Atlas & Boots A serene scene in Ķemeri

Similarly, bog oak – oak lumber that has been buried in a peat bog for hundreds or even thousands of years – is some of the world’s hardest wood. Once dried, it is said to be “comparable to some of the world’s most expensive tropical hardwoods”.

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The bogshoeing itself was great fun. We stopped at a wide expanse of bog ripe for the ‘swamp shuffle’ and we took turns bouncing around a particularly rubbery patch of peat bog. Kristaps explained that just underneath the moss and grass, the water could be as deep as two meters. If it weren’t for the snowshoes, we would sink straight in up to our necks!

After a few more stops for photos and fooling around in the bog, it was time to head back to the trails. Our time had flown by. We’d covered around 3.5km over two hours and hadn’t seen another soul during our time in the bog. That’s another great thing about bogshoeing in Latvia: unless hikers have snowshoes, they can’t leave the trails and boardwalks of Ķemeri, leaving you to freely make a fool of yourself.

Bogshoeing in Latvia? It’s as silly as it sounds but outrageously good fun.

Great Ķemeri Bog Boardwalk

After finishing my bogshoeing excursion, I made the 15-minute drive to Great Ķemeri Bog, a popular spot for visitors and tourists, which offers everyone the chance to explore the bog without the need for specialist footwear.

Here, a network of boardwalks meanders among the soft vegetation, thinly spread trees and tiny dark lakes, periodically interspersed with benches and observation towers to sit and watch the, um, bog go by.

There are two circular routes to choose from: a 1.4km trail that sticks to the narrow boardwalks throughout, or a 3.4km course that takes in a number of stop-offs including an observation tower. The two-storey wooden tower provides far-reaching panoramic views across the tranquil landscape.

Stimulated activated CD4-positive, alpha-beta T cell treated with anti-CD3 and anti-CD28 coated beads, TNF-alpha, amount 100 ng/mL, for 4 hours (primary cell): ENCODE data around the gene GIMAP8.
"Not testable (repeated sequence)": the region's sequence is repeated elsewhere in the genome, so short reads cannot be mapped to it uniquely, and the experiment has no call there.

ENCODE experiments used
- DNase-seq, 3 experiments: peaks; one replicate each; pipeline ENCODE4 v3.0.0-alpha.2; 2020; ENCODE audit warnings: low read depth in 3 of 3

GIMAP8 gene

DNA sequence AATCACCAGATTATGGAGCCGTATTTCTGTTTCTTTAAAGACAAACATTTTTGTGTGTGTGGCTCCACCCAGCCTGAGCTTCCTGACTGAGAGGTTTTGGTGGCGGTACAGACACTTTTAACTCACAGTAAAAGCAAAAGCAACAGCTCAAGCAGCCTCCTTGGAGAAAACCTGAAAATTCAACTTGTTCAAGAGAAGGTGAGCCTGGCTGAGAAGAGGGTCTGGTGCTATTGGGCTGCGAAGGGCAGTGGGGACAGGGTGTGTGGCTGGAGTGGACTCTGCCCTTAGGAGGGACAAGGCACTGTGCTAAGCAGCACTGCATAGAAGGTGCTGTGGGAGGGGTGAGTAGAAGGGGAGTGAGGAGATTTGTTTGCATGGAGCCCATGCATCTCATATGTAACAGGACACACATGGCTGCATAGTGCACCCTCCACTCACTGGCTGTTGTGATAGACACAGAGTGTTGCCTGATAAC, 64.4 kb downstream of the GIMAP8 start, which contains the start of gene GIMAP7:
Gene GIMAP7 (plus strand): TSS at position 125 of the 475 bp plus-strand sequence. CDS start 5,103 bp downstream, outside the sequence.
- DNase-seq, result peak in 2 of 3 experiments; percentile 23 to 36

The Great Ķemeri Bog boardwalks are a popular destination throughout the year, particularly for photographers around sunrise and sunset, so don’t expect the same solitude found while bogshoeing. That said, I visited on a weekday in June and only bumped into a handful of people. Wherever you go, Ķemeri National Park excels at peacefulness.

Bogshoeing in Latvia: the essentials

What: Bogshoeing in Ķemeri National Park, Latvia.

When: While Latvia is a year-round hiking destination, bogshoeing can only be done when the ground isn’t frozen (otherwise it’s just snowshoeing). As such, the best time to visit Latvia for bogshoeing is between April and September. From mid-September, temperatures drop rapidly with the first snowfall as early as mid-November.

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Where: I stayed at the elegant Dome Hotel right in the centre of Riga’s charming Old Town. The hotel is located down a quiet street just around the corner from Cathedral Square and the towering red-brick Riga Cathedral which can be seen from some of the rooms. Just a two-minute walk in the other direction is the grand Riga Castle, the official residence of the Latvian president.

The five-star hotel is situated in a 400-year-old building and features a spa complete with Turkish baths, massage rooms and a sauna, as well as a rooftop restaurant with gorgeous views of the cathedral.

How: I went bogshoeing in Latvia with Kristaps from Purvu Bridēji. Prices begin from €120 per person but quickly drop with more participants: €80 per person for two people; €60 per person for three or four people; €40 per person for five or six people; €25 per person for groups of nine or more. The price includes hire of bogshoes and rubber boots and transfers from Riga can be added for a small fee. Find more information here or email Kristaps at info@purvubrideji.lv.

Ķemeri National Park is about 45 minutes from Riga by car. The meeting point for the bogshoeing is located in the Lielais Kemeru Tirelis (Ķemeri Bog) car park (see map). From there, it’s a short walk before snowshoes are strapped on and the bogshoeing begins. Just a 15-minute drive around the corner is the Great Ķemeri Bog Boardwalk (see map). There is a €2 charge for parking at Great Ķemeri Bog Boardwalk.

I hired a car from Sixt at Riga Airport after flying to Riga International (RIX) from London. Book through skyscanner.net for the best prices.

I continued my journey from Latvia by train with an Interrail Global Pass. After meeting Kia in Warsaw, Poland, we went on to cover over 3,000km by rail, visiting seven countries en route to San Marino. Established in 1972, Interrail just celebrated its 50th anniversary and recently launched several initiatives including its Mobile Pass and Rail Planner app, both of which made travelling easier.

Global passes start from €503, include one month of unlimited train travel across 33 European countries and are valid for 11 months from the date of issue. Some reservation fees are charged by the national railway companies. It’s recommended to book seat reservations at least 4-6 weeks in advance. Learn more about Interrail mobile passes


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Lead image: Atlas & Boots